FisheryProgress, a leading source of information on fishery improvement projects (FIP) has announced a new interim policy on labor abuse focusing on serious human rights abuses: forced labor, child labor, and human trafficking.
The new policy will have all FIPs featured on the site contain a notification of potential rights abuses if FisheryProgress receives a credible allegation of abuse, according to a release by FishChoice, the NGO that manages FisheryProgress. If a credible allegation is received and confirmed by the organization, the FIP will have 30 days from confirmation to remedy the problem. If the FIP is unable to secure third-party confirmation that it has handled the issue, FisheryProgress will move the FIP to “inactive status” on its website.
“Businesses, conservation organizations, and FIPs trust FisheryProgress for reliable information about how FIPs are responding to issues of concern,” FishChoice CEO Rich Boot said. “Human rights abuses like forced labor, child labor, and human trafficking are a major concern for seafood businesses and other stakeholders.”
The new policy was developed with the input of the FisheryProgress advisory committee, and several international human and labor rights experts, according to the organization. A permanent policy is being planned for release in spring 2020.
“Seafood buyers and their customers get it – a product isn’t sustainable if the workers who produce it, and their families and communities, aren’t sharing in the resulting economic gain,” Boot said. “We’re committed to giving industry, NGOs, and governments the information they need to make responsible choices.”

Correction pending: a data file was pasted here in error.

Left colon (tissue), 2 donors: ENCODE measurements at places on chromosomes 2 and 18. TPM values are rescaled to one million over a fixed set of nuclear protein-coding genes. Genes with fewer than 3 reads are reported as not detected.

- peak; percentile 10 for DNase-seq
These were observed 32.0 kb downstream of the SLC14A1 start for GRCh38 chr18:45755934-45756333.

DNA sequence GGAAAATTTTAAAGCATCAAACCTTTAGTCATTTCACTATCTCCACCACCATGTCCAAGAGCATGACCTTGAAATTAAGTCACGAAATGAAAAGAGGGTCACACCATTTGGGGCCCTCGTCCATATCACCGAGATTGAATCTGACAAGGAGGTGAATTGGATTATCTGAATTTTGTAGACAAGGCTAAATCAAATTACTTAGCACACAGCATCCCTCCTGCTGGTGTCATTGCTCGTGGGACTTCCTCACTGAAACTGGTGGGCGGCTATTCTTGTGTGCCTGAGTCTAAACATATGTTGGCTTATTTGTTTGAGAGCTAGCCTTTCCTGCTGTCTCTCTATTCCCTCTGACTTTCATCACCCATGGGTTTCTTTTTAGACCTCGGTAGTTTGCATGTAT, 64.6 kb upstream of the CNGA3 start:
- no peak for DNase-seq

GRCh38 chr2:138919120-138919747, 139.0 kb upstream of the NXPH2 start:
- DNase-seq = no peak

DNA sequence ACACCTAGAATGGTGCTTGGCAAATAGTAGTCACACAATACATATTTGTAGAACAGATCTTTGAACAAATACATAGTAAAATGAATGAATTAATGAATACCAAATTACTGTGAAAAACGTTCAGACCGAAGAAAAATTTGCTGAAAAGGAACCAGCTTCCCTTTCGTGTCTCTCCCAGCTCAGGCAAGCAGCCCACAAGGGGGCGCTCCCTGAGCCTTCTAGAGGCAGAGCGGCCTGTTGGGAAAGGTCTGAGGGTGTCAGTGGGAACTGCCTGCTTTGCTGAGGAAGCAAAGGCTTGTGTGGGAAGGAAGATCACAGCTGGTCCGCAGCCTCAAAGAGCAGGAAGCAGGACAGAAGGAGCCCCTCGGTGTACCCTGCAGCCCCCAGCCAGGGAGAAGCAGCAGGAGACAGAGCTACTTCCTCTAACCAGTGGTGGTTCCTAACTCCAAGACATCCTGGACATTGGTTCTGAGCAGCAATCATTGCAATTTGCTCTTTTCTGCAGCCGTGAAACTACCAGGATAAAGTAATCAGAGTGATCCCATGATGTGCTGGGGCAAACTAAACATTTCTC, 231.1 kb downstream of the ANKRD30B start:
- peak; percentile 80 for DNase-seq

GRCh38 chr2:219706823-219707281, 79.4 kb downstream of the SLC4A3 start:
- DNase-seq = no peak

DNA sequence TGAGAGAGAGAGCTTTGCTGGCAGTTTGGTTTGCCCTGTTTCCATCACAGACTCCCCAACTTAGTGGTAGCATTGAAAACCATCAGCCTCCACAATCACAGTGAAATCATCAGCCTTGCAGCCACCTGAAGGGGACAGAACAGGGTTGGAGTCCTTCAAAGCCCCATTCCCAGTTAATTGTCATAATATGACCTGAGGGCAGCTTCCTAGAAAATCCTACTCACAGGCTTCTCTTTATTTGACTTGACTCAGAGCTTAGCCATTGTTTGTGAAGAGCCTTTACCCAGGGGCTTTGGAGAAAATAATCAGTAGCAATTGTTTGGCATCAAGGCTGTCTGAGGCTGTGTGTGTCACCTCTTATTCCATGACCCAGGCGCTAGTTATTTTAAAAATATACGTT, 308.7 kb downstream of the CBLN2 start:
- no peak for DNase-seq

Other NGOs and nonprofits have welcomed the decision by FisheryProgress to take a firm stance on human rights issues.
“Greenpeace applauds FishChoice’s decision to institute an interim policy on forced labor, child labor, and human trafficking covering all of the Fishery Improvement Projects (FIPs) listed on its platform, FisheryProgress, though more work remains to develop a strong permanent policy that will ensure long-term change on the water,” Andy Shen, senior oceans adviser for Greenpeace USA, said. “As FisheryProgress covers more than 85 percent of FIPs globally, FishChoice’s policy could significantly reduce human and labor rights abuses in fisheries around the world, and by extension, illegal [fishing] and overfishing. With over 2,000 users, FishChoice’s policy could also catalyze much-needed improvements on human rights due diligence by U.S. buyers.”
According to the release, the permanent policy will address a wide range of social issues that may require “expansions to FisheryProgress’ functionality.”
Photo courtesy of Fishery Progress